Cannabis is the original and only “true hemp.” Last century several fiber plants chose on such major kinds of hemp:
Musa textilis is Manila hemp which is known as abaca;
Agave fourcroydes L. is Sisal hemp is henequen;
Phormium Tenax is New Zealand hemp;
Furcraea foetida is Mauritius;
Hibiscus cannabinus is deccan hemp;
Crotolaria juncea is Sunn hemp;
Corchorus capsularis L. also is known as Indian hemp but it shouldn’t be mixed with Cannabis indica, which used to be named Indian hemp.
Foreign-milled hemp-cotton blend teem in hemp fashion today. Though the blend losses strength, it has advantages, such as more softness, better moisture-wicking, and a lower price. Some companies have begun using hemp-cotton twills as well as jeans are sewn of denim which consists of 100 percent hemp. Hemp-silk blends have recently been introduced, they combine softness and strength.
Pure, 100 percent hemp is nonetheless the way hemp makes its appearance in designs today, usually in its natural off-white color. Today we have Chinese, Hungarian, Russian, and Ukrainian hemp fabrics that abound in women’s, men’s, and children’s clothing, as well as in accessories such as bags, shoes, and hemp hats. The Hungarian and Russian hemp fabric is tougher and darker than the Chinese. Also appears English hemp, which is mixed with recycled wool or recycled cotton. For sewing jeans, a mixture of cloth from hemp and recycled cotton is used. One enterprising company, Pan World Traders, traveled to Transylvania to purchase antique hemp linens one household at a time. They hand-dyed and stitched the fine fabric into caps, packs, neckties, and handkerchiefs.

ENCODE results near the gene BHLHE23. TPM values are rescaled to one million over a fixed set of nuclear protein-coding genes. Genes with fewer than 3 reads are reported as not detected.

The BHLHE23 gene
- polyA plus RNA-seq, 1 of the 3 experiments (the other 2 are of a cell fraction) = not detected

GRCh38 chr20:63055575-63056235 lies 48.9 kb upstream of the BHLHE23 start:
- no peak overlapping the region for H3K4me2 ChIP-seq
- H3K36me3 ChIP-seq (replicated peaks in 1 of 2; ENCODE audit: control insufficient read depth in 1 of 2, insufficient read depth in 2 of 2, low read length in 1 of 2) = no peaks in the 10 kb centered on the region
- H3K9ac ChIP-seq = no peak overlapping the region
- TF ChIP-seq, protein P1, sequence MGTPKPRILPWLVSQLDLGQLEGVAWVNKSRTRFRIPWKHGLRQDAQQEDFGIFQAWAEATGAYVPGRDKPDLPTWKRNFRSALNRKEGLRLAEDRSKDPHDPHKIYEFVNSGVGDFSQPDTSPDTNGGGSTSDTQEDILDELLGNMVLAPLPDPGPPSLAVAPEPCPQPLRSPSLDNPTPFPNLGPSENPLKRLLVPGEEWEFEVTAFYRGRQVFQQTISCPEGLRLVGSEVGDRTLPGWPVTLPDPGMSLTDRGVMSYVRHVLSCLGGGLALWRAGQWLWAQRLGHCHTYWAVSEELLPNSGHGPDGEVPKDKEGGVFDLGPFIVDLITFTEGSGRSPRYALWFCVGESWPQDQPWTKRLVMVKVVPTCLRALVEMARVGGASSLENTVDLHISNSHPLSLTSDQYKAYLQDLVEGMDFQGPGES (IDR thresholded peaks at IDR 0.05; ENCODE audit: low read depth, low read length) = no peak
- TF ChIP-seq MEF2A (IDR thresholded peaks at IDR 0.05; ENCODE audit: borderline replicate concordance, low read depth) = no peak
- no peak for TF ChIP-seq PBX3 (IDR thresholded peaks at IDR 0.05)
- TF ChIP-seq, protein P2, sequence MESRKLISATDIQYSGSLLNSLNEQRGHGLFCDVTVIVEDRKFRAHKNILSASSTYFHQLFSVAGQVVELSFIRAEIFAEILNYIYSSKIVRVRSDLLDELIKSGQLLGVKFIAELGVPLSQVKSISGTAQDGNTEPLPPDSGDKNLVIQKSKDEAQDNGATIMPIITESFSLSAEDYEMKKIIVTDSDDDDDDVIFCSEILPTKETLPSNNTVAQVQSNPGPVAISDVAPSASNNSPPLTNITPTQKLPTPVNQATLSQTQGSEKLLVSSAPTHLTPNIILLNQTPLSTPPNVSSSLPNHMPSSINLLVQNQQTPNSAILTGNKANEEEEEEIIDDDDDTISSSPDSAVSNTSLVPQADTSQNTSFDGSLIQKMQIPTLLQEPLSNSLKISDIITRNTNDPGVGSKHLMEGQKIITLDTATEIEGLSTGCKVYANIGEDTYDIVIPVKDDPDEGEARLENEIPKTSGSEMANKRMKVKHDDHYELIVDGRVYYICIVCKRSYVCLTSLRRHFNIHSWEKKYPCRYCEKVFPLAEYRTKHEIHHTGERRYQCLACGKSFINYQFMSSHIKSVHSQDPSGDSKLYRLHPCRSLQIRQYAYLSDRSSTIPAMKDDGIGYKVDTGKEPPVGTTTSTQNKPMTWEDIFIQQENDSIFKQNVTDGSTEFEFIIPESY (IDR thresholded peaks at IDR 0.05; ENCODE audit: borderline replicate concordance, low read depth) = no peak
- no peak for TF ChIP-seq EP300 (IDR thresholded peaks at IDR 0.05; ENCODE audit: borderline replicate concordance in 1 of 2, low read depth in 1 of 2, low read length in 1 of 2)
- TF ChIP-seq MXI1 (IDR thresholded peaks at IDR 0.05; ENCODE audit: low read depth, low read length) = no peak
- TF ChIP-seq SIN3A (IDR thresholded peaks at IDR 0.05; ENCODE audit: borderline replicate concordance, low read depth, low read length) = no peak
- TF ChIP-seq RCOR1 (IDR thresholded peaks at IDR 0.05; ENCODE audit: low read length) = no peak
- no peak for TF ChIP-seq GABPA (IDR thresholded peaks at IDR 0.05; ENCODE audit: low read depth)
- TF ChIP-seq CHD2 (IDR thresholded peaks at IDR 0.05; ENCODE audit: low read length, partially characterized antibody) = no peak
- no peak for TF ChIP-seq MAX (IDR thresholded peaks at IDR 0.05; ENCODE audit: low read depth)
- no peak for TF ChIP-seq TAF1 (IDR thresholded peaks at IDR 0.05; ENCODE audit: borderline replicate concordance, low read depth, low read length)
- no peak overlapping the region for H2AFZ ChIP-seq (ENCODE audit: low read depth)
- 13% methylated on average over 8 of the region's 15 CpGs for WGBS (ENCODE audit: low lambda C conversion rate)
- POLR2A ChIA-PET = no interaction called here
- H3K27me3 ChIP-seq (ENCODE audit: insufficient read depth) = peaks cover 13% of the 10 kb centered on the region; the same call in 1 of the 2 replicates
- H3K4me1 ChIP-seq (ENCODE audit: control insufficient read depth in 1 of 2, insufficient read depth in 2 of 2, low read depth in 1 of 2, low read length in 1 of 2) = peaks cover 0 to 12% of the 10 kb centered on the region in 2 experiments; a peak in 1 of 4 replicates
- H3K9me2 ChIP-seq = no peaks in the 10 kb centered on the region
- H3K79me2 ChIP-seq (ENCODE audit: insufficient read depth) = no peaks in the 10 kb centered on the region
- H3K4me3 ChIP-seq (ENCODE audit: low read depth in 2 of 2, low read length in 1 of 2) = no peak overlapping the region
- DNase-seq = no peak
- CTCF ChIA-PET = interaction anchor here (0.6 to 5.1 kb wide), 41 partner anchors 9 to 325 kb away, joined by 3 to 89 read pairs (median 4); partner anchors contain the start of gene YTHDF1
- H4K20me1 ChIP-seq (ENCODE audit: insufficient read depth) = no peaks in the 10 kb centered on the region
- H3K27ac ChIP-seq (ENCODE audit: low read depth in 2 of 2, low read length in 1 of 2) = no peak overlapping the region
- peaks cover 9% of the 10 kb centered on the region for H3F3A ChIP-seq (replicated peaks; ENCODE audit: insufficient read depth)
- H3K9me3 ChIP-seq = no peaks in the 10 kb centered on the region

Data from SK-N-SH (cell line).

Established enviro-wear companies are starting to make use of hemp. For example the Used Rubber company from San Francisco, which produces bags, accessories, and belts from recycled rubber, added hemp as the first fabric in their line when they discovered its ecological advantages. In early 1995, Deja Shoe released a line of hemp-fabric shoes and was awarded by the United Nations’ Fashion Industry at the United Nations and it received the Environment Award for its recycled-products shoes. Bob Farentinos, former vice-president of environmental affairs at Deja, said that his technical people call hemp fabric “bulletproof”. He said that hemp fulfills our mission of using a sustainable crop of plant material in our shoes and it is difficult to defeat hemp in all its advantages.
Disclaimer: This article is originally published on https://homegrown.co.in/article/803356/3-indian-fashion-labels-using-hemp-to-make-eco-friendly-clothes